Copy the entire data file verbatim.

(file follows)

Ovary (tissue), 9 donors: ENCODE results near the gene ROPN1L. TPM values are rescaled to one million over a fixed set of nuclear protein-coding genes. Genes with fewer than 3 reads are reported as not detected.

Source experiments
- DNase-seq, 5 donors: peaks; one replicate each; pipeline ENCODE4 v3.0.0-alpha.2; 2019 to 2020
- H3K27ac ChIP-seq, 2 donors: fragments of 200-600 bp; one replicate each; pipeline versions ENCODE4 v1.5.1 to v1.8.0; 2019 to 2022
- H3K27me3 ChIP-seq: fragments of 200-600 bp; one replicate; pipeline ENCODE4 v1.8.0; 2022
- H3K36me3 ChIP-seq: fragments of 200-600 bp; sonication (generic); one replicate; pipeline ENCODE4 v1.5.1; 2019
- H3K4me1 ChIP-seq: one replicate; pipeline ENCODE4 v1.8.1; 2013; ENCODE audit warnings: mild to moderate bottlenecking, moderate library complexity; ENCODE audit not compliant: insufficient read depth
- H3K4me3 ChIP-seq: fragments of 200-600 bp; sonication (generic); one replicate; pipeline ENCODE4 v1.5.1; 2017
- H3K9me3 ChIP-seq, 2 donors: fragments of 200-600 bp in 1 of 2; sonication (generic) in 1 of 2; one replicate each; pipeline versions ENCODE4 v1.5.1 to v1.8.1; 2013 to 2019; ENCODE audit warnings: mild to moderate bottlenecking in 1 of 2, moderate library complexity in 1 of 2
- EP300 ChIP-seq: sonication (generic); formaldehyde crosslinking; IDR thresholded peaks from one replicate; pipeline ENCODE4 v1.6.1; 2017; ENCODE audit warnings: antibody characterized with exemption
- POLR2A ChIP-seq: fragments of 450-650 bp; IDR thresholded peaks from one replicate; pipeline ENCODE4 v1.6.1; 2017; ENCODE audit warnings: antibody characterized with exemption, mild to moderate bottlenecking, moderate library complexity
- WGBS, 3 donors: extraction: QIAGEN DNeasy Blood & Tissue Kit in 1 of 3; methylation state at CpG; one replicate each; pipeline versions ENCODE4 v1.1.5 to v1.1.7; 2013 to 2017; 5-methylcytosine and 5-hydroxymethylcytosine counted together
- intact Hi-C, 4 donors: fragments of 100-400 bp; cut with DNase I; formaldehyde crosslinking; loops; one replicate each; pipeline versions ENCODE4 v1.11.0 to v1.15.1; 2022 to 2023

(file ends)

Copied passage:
Ovary (tissue), 9 donors: ENCODE results near the gene ROPN1L. TPM values are rescaled to one million over a fixed set of nuclear protein-coding genes. Genes with fewer than 3 reads are reported as not detected.

Source experiments
- DNase-seq, 5 donors: peaks; one replicate each; pipeline ENCODE4 v3.0.0-alpha.2; 2019 to 2020
- H3K27ac ChIP-seq, 2 donors: fragments of 200-600 bp; one replicate each; pipeline versions ENCODE4 v1.5.1 to v1.8.0; 2019 to 2022
- H3K27me3 ChIP-seq: fragments of 200-600 bp; one replicate; pipeline ENCODE4 v1.8.0; 2022
- H3K36me3 ChIP-seq: fragments of 200-600 bp; sonication (generic); one replicate; pipeline ENCODE4 v1.5.1; 2019
- H3K4me1 ChIP-seq: one replicate; pipeline ENCODE4 v1.8.1; 2013; ENCODE audit warnings: mild to moderate bottlenecking, moderate library complexity; ENCODE audit not compliant: insufficient read depth
- H3K4me3 ChIP-seq: fragments of 200-600 bp; sonication (generic); one replicate; pipeline ENCODE4 v1.5.1; 2017
- H3K9me3 ChIP-seq, 2 donors: fragments of 200-600 bp in 1 of 2; sonication (generic) in 1 of 2; one replicate each; pipeline versions ENCODE4 v1.5.1 to v1.8.1; 2013 to 2019; ENCODE audit warnings: mild to moderate bottlenecking in 1 of 2, moderate library complexity in 1 of 2
- EP300 ChIP-seq: sonication (generic); formaldehyde crosslinking; IDR thresholded peaks from one replicate; pipeline ENCODE4 v1.6.1; 2017; ENCODE audit warnings: antibody characterized with exemption
- POLR2A ChIP-seq: fragments of 450-650 bp; IDR thresholded peaks from one replicate; pipeline ENCODE4 v1.6.1; 2017; ENCODE audit warnings: antibody characterized with exemption, mild to moderate bottlenecking, moderate library complexity
- WGBS, 3 donors: extraction: QIAGEN DNeasy Blood & Tissue Kit in 1 of 3; methylation state at CpG; one replicate each; pipeline versions ENCODE4 v1.1.5 to v1.1.7; 2013 to 2017; 5-methylcytosine and 5-hydroxymethylcytosine counted together
- intact Hi-C, 4 donors: fragments of 100-400 bp; cut with DNase I; formaldehyde crosslinking; loops; one replicate each; pipeline versions ENCODE4 v1.11.0 to v1.15.1; 2022 to 2023